Mo Farah is the only individual British Olympic medalist competing in London with the retirement of Jessica Ennis-Hill and injury to long jumper Greg Rutherford. This will mark one of Farah’s final track races, as he prepares to move to road racing and marathons after worlds in London in August.

The field here sets up well for a Farah victory. It doesn’t include Ethiopian Yomif Kejelcha, whom Farah held off by a half-second to win the Pre Classic 5000m on May 27. No Ethiopians at all, actually. Nor anybody who has shared an Olympic or world championships podium with Farah.

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Eliud Kipchoge sets next marathon

Eliud Kipchoge
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Eliud Kipchoge will race the London Marathon on April 26 before he is expected to defend his Olympic title in Japan on Aug. 9, which would mark the shortest break between marathons of his career.

Kipchoge, who in his last 26.2-mile effort became the first person to break two hours at the distance, won all four of his London Marathon starts, including breaking the course record in 2016 and 2019.

His time this past April 28 — 2:02:37 — is the third-fastest time in history. Kipchoge has the world record of 2:01:39 set at the 2018 Berlin Marathon. His sub-two-hour marathon in Vienna on Oct. 12 was not in a record-eligible race.

Kipchoge’s previous shortest break between marathons came in 2016, when he also ran London and the Olympics. The Olympics will be two weeks earlier in 2020 than in 2016.

Kipchoge, 35, has won 11 of 12 marathons since moving to road racing after failing to make Kenya’s 2012 Olympic track team.

He has yet to race the two most prestigious marathons in the U.S. — Boston and New York City — but has said they are on his bucket list.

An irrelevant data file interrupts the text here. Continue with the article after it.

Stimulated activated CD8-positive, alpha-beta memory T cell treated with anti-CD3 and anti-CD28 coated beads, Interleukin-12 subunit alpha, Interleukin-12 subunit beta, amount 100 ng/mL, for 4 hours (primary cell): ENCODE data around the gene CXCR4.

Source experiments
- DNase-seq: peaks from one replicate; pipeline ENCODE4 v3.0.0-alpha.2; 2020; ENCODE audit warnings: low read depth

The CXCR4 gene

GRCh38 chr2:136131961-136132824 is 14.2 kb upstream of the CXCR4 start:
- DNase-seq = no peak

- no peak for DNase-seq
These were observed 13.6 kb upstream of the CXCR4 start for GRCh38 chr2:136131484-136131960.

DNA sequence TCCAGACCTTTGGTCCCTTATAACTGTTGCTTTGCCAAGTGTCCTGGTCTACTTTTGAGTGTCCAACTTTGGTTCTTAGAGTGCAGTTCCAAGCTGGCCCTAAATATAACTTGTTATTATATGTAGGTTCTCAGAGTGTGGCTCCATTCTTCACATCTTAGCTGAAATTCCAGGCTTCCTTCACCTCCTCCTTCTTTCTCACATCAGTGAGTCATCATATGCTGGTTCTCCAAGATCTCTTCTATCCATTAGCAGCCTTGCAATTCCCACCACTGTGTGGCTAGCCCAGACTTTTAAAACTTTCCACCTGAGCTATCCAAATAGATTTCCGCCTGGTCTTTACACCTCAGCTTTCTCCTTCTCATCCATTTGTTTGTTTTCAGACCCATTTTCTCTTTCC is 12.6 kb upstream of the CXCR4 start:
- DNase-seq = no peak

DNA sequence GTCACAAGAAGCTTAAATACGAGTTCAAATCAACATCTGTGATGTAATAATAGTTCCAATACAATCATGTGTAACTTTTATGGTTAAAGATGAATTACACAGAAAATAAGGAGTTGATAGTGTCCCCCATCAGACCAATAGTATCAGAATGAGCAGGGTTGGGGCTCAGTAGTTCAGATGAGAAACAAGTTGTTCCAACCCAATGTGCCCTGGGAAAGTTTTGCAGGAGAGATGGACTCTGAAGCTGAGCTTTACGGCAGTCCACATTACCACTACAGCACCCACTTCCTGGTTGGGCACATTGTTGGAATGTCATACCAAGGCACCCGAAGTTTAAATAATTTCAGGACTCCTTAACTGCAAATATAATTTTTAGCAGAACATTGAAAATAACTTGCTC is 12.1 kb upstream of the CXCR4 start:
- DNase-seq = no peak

MORE: Eliud Kipchoge opines on shoe technology debate

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Canadians become first female doubles luge team in World Cup

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WHISTLER, British Columbia (AP) — Caitlin Nash and Natalie Corless made luge history Saturday, becoming the first female team to compete in a World Cup doubles race.

The 16-year-olds from Whistler combined to finish 22nd in a field of 23 sleds, though that seemed largely irrelevant. There have been four-woman teams in what is typically called four-man bobsledding, but luge has never seen a pairing like this until now.

The German sled of Toni Eggert and Sascha Benecken won the race in 1 minute, 16.644 seconds. Germany’s Tobias Wendl and Tobias Arlt finished second and the Russian team of Vsevolod Kashkin and Konstantin Korshunov placed third for their first medal of the season.

The U.S. team of Chris Mazdzer and Jayson Terdiman placed 11th.

But the story was the Canadian teens, who qualified for the World Cup event on Thursday. They were nearly a half-second behind any other finisher and almost 2.7 seconds back of Eggert and Benecken. But they’ll forever be able to say that they were winning the race at one point — a technicality because they were the first ones down the hill at the Whistler Sliding Center, but accurate nonetheless.

The only sled they beat was the Italian team of Ivan Nagler and Fabian Malleier, who crashed in the second heat.

There are women’s singles and men’s singles races on the World Cup luge circuit, but there is no rule saying doubles teams must be composed of two men. There have been more female doubles racers at the junior level in recent years, and it was generally considered to be just a matter of time before it happened at the World Cup level.

That time became Saturday.

Canada had the chance to qualify a second sled into the doubles field because some teams typically on the circuit chose to skip this weekend’s stop, and Nash and Corless got into by successfully finishing a Nations Cup qualifying race on Thursday.

They were 11th in that race out of 11 sleds, more than a full second behind the winner and nearly a half-second behind the closest finisher. But all they had to do was cross the line without crashing to get into Saturday’s competition, and earned their spot in the luge history books as a result.